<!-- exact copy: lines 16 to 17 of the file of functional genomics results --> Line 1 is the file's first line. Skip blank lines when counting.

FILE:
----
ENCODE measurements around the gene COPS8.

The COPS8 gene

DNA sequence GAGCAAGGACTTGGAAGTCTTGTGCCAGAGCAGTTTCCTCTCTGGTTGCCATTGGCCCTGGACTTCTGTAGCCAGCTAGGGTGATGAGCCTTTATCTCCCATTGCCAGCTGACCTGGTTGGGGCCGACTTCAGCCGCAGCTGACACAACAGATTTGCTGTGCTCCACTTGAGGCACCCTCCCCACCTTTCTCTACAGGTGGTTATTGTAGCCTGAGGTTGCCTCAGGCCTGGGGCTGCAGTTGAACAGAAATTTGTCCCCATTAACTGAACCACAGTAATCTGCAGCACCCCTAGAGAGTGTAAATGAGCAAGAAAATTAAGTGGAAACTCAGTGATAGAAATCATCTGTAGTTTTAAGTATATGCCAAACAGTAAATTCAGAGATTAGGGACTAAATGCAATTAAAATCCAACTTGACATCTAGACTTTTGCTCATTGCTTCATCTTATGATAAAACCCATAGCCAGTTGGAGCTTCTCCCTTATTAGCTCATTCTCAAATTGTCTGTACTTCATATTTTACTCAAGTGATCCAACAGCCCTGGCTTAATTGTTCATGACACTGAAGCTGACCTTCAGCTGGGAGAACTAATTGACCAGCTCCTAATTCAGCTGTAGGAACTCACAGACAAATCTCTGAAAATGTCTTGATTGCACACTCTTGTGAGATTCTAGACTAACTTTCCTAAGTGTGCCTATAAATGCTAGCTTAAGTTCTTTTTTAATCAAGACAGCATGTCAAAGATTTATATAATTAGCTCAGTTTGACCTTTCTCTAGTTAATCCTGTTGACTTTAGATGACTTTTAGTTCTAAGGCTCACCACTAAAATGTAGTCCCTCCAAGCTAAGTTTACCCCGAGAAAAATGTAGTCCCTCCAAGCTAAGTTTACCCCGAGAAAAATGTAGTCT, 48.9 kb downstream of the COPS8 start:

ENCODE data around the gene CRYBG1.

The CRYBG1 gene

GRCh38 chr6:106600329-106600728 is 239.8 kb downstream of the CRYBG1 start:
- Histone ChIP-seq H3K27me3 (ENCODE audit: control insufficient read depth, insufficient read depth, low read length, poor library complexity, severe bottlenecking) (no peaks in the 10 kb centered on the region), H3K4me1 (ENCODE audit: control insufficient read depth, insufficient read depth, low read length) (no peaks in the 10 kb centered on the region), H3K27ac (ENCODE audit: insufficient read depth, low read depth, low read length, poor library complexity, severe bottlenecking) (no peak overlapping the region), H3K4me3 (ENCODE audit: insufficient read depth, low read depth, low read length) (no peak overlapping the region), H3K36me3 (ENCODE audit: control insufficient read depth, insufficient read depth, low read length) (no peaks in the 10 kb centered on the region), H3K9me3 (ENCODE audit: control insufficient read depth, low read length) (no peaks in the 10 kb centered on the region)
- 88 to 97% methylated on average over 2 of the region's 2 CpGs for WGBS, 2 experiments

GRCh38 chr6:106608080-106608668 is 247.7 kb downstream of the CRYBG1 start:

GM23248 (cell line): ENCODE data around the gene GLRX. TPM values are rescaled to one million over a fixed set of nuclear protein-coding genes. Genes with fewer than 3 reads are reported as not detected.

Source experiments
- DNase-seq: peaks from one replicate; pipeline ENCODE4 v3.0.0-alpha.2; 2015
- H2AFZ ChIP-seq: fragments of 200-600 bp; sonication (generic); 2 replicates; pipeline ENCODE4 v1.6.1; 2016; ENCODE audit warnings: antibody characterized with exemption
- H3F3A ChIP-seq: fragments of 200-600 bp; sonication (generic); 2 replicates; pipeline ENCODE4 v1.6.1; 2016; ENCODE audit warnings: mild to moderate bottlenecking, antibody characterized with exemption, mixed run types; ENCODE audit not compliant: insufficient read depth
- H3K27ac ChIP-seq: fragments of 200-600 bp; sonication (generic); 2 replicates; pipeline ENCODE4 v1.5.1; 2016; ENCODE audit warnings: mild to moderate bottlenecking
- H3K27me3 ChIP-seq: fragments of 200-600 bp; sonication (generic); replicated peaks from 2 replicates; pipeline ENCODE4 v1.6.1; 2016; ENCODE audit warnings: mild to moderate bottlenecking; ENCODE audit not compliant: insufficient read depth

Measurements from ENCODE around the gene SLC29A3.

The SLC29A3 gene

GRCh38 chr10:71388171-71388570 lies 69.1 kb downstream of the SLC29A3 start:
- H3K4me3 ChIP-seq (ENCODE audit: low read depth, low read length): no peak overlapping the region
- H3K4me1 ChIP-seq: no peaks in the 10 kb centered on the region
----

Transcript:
- H3K27me3 ChIP-seq: fragments of 200-600 bp; sonication (generic); replicated peaks from 2 replicates; pipeline ENCODE4 v1.6.1; 2016; ENCODE audit warnings: mild to moderate bottlenecking; ENCODE audit not compliant: insufficient read depth

Measurements from ENCODE around the gene SLC29A3.